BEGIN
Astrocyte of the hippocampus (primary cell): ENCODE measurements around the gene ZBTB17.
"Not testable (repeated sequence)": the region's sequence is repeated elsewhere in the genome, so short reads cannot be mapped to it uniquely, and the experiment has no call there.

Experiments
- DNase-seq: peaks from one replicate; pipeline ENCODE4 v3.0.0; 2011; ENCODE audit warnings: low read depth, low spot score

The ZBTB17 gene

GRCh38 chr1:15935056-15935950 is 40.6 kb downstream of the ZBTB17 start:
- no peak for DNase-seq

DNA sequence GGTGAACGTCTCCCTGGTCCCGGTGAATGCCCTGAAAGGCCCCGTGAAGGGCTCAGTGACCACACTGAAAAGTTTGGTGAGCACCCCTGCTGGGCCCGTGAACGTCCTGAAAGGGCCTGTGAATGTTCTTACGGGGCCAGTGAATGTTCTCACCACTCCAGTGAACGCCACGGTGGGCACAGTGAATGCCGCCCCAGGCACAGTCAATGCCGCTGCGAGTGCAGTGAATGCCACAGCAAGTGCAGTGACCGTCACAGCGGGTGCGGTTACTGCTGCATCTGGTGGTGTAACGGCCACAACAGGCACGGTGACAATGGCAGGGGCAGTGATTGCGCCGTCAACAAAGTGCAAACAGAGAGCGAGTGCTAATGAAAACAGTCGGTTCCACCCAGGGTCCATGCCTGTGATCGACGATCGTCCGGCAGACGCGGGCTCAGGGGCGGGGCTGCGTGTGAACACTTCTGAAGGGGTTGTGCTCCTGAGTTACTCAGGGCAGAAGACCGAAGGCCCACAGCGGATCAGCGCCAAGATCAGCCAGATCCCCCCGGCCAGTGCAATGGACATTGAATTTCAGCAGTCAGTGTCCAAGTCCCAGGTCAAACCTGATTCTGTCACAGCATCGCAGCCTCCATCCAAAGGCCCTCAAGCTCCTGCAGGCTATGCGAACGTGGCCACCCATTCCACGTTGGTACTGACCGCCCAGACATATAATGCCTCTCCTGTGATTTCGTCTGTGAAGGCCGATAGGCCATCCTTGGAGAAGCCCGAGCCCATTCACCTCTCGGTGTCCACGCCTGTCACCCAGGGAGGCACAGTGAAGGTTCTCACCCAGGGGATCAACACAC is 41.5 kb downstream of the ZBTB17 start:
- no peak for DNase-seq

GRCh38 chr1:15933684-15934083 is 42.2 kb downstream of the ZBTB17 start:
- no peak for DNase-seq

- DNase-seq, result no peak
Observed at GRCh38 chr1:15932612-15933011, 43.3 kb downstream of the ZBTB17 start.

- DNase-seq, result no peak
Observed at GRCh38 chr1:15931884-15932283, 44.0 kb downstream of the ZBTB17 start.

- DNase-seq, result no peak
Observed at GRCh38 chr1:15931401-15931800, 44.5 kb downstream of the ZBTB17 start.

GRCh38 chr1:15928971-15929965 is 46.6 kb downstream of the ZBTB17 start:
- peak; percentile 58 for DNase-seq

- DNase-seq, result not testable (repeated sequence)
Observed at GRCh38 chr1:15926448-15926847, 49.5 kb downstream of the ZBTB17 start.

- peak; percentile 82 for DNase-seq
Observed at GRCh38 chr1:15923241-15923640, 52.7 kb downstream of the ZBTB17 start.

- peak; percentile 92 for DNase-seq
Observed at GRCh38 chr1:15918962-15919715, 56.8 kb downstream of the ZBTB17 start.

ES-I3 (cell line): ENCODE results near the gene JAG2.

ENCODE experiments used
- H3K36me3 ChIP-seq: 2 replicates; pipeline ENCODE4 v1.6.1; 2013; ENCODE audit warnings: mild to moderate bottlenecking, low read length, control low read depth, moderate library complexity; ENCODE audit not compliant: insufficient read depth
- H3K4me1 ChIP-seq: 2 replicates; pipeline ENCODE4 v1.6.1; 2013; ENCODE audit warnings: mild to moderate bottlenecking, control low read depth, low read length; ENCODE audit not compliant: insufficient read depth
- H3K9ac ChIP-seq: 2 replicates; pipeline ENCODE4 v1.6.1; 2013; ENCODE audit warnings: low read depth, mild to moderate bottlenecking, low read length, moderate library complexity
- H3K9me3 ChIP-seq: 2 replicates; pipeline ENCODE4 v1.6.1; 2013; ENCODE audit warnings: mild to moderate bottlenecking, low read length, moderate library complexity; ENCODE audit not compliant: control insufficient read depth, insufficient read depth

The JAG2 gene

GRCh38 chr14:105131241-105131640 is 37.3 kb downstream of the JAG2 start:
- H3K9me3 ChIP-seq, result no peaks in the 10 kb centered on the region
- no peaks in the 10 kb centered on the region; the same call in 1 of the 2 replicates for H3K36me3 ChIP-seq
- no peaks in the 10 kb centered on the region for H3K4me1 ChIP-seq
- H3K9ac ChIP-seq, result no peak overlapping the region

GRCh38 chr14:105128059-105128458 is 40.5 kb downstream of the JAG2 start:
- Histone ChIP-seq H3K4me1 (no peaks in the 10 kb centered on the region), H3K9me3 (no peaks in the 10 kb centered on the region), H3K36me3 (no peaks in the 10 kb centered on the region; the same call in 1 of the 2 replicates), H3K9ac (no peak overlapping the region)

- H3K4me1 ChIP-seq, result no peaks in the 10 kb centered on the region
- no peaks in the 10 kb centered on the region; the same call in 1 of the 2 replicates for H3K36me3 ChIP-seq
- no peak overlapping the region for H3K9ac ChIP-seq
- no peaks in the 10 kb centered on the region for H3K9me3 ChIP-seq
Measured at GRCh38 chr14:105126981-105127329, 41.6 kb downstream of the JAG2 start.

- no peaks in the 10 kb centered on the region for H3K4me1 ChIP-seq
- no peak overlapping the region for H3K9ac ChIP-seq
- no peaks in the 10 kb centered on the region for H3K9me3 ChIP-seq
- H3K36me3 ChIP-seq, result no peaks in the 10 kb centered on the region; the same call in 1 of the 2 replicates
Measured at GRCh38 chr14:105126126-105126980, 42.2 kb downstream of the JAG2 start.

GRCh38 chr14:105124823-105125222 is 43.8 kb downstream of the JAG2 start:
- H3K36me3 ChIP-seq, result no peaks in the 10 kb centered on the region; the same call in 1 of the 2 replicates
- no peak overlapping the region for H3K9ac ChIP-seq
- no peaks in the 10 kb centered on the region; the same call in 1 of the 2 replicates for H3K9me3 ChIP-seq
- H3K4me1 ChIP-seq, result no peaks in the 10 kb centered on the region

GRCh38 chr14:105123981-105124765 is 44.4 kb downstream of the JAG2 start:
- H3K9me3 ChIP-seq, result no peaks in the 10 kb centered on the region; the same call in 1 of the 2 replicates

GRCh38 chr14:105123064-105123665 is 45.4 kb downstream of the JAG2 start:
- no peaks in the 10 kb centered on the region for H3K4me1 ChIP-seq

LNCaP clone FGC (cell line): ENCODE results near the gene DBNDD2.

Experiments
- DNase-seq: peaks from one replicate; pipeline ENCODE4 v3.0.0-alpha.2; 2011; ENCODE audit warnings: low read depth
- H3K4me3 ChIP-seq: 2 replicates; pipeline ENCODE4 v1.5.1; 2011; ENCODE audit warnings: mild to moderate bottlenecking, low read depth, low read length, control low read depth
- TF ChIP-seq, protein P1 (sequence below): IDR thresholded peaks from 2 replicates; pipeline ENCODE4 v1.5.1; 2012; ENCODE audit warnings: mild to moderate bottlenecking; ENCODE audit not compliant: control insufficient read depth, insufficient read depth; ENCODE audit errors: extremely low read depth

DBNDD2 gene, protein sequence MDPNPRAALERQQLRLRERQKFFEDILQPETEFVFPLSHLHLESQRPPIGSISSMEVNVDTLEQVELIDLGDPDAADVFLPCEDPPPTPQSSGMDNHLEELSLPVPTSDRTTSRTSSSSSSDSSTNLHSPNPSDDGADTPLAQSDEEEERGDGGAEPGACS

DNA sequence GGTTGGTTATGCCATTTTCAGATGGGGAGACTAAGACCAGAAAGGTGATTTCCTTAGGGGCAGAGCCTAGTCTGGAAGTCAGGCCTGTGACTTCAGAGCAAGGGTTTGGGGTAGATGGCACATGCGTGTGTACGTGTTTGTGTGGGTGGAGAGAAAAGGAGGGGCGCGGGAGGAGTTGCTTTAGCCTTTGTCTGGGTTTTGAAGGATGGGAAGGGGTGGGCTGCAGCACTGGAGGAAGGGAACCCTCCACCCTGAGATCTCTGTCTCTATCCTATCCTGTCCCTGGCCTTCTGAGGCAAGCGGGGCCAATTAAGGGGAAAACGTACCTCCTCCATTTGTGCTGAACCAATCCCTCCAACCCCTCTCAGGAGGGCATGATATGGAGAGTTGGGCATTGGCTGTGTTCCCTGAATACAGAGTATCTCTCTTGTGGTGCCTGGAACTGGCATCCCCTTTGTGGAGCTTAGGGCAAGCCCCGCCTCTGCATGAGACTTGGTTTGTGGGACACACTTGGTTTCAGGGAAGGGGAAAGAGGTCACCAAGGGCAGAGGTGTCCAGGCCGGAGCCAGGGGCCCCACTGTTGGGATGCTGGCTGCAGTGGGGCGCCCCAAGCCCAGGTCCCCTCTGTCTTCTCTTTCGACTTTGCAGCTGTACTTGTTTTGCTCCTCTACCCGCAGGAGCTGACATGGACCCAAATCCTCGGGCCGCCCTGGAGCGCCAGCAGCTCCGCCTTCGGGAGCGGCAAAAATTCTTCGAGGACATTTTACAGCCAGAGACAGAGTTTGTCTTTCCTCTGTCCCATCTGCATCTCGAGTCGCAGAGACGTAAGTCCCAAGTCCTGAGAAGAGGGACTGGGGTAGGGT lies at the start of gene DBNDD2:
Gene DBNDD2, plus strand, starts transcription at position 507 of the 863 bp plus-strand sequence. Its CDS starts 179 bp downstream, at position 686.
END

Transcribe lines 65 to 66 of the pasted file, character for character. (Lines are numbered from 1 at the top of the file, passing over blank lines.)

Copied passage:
DNA sequence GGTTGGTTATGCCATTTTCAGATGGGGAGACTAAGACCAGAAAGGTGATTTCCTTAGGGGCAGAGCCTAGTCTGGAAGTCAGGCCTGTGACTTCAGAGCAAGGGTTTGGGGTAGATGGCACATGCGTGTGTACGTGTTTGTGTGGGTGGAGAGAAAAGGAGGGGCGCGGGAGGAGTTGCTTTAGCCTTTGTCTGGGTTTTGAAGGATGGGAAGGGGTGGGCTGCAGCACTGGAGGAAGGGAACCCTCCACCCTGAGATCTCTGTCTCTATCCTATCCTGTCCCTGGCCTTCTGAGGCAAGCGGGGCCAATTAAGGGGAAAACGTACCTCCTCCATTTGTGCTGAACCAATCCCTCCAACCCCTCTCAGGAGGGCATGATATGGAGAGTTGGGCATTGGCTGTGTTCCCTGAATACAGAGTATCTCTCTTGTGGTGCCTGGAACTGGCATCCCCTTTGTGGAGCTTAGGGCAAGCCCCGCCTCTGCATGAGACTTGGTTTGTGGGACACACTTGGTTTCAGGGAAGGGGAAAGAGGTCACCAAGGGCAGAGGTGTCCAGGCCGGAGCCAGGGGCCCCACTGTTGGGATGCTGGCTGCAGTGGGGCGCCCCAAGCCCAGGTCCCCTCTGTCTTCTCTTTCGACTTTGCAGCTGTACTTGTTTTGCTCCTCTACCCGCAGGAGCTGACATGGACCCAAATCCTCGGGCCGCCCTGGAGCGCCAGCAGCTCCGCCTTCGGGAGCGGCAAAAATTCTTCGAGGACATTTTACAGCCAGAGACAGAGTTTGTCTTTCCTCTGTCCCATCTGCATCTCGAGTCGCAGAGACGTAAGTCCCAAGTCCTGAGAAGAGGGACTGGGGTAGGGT lies at the start of gene DBNDD2:
Gene DBNDD2, plus strand, starts transcription at position 507 of the 863 bp plus-strand sequence. Its CDS starts 179 bp downstream, at position 686.